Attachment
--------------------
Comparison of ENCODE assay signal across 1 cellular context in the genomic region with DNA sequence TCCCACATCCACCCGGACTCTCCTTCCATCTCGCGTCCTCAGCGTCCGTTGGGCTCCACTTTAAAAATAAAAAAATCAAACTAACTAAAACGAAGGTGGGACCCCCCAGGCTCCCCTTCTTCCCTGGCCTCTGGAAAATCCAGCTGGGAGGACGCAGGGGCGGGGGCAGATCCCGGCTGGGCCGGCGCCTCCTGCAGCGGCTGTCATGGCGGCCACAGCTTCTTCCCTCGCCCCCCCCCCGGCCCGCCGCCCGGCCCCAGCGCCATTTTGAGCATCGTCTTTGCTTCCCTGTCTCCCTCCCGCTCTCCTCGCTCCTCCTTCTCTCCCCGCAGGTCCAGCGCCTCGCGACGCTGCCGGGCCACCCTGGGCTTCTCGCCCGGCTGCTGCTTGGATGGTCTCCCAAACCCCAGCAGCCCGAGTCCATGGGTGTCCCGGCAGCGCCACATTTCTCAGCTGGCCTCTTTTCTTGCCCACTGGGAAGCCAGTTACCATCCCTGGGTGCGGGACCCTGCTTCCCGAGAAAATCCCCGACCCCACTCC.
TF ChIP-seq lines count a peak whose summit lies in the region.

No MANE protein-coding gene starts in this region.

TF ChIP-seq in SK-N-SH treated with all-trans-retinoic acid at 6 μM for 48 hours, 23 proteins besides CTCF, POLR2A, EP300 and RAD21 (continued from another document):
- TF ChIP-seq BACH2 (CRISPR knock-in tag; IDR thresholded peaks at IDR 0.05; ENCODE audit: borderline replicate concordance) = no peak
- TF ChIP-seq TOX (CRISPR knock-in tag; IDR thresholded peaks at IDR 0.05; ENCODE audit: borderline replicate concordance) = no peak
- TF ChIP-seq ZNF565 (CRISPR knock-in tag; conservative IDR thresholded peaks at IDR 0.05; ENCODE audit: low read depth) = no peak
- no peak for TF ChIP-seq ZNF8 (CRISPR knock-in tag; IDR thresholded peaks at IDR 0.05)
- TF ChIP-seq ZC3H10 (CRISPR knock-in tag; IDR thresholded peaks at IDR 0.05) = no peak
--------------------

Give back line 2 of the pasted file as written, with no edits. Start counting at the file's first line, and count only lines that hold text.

TF ChIP-seq lines count a peak whose summit lies in the region.